Couples that avoid hurt from happening (or the hurt that has already happened) are preventing intimacy from developing.
No one really enjoys being hurt, and being hurt is a part of all close intimate relationships. It’s going to happen. The difficulty is in viewing pain as though it is a gift, not the plague.
Pain is not fun, but neither is numbness. I don’t know about you, but when I leave the dentist after getting a shot of Novocain, I cannot wait for it to wear off. The feeling of not controlling half of my face is miserable (not to mention drooling and talking like there’s a boulder in half my mouth). People were not made to be numb, we were made to feel.
Mary Oliver penned this beautiful line, and it speaks well to the realities couples face: “I was once given a box full of darkness, it took me many years to realize that this too was a gift.”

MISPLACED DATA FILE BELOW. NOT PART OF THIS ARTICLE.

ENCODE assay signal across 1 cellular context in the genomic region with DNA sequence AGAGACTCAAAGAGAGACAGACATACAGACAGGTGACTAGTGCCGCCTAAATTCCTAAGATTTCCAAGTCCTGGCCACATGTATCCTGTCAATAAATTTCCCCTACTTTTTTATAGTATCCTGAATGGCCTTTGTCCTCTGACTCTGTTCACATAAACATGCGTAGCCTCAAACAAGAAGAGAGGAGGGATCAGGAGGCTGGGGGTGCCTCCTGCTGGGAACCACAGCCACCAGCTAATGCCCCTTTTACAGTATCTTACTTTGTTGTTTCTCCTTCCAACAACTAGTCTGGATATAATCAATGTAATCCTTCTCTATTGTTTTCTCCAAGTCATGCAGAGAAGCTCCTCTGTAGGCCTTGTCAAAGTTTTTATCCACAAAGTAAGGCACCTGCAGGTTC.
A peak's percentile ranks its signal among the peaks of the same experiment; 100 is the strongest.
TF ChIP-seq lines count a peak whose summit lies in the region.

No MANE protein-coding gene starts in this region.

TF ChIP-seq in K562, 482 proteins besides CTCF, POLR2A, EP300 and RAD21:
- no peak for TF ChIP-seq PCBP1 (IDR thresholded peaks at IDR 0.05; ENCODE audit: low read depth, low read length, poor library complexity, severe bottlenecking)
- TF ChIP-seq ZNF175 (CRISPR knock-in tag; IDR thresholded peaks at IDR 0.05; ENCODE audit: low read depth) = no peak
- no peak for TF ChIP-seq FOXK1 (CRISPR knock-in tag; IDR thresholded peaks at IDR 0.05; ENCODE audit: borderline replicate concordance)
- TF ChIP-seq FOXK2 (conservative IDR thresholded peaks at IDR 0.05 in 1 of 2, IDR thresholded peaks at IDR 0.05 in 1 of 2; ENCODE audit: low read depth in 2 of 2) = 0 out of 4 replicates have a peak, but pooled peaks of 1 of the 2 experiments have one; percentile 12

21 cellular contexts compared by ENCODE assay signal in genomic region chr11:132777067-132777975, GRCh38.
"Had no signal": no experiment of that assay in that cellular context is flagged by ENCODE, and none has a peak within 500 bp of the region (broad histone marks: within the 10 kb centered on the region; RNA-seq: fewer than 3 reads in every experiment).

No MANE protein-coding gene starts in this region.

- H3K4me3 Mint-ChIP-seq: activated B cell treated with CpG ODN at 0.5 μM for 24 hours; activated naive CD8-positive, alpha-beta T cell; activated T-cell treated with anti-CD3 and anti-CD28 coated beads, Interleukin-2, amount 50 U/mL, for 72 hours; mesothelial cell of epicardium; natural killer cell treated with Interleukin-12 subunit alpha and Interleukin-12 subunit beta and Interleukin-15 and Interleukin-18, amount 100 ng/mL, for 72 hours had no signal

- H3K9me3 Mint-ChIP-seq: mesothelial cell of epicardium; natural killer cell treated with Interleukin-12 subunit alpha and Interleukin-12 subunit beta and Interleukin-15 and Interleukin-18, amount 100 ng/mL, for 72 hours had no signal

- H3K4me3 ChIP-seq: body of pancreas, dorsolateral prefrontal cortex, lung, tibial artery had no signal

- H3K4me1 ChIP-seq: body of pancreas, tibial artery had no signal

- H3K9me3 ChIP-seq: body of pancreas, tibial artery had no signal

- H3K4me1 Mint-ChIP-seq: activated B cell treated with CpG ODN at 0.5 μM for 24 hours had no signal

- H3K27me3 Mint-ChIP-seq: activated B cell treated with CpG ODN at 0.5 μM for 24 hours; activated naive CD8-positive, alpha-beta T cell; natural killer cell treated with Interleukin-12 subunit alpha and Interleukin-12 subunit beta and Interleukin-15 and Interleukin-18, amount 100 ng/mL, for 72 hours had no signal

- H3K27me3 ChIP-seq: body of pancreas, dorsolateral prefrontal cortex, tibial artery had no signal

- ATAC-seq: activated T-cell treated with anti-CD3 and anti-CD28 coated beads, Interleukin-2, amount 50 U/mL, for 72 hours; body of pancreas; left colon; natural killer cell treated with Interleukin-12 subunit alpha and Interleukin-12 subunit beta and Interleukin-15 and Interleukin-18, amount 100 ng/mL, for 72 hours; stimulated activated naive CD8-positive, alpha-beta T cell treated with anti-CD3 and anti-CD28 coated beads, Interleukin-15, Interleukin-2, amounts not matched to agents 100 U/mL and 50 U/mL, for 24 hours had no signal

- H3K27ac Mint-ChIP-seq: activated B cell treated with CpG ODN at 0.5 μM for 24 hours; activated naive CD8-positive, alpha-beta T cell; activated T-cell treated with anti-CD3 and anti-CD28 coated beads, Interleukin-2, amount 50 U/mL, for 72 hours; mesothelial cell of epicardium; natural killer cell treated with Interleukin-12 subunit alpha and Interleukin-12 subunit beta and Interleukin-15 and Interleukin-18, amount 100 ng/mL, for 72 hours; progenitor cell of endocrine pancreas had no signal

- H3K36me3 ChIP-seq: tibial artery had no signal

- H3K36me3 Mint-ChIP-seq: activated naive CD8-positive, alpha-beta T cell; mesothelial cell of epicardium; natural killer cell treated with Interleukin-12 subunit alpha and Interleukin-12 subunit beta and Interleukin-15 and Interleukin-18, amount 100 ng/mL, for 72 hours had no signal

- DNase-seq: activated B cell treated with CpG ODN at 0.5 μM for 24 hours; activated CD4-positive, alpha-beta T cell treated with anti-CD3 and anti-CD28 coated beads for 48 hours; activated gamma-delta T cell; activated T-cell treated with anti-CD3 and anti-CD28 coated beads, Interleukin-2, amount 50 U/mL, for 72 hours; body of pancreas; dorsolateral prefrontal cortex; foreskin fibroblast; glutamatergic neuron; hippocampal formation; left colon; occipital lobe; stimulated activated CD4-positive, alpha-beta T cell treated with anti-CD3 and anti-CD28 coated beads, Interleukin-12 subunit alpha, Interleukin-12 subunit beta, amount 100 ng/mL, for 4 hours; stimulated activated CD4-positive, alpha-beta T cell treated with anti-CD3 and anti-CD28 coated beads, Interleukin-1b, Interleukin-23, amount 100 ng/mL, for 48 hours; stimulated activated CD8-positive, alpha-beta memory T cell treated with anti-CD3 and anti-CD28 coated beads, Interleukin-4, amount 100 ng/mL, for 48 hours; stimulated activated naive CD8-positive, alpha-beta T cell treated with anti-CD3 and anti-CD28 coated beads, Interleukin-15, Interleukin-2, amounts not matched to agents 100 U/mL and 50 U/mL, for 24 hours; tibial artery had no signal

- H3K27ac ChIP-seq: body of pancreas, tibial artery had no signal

Pain shapes our lives either in our acceptance of it or our refusal to experience it. Creating a space for hurts to be a welcomed guest in your marriage will serve you well. A noble calling for every marriage would be to create and live out a relationship that engages the hurt, and heals the pain.
Develop guidelines for how you’ll address hurts in your relationship. Setup a regular time to “clear the air” together, and keep short accounts. Find intentional ways to ask for and offer forgiveness.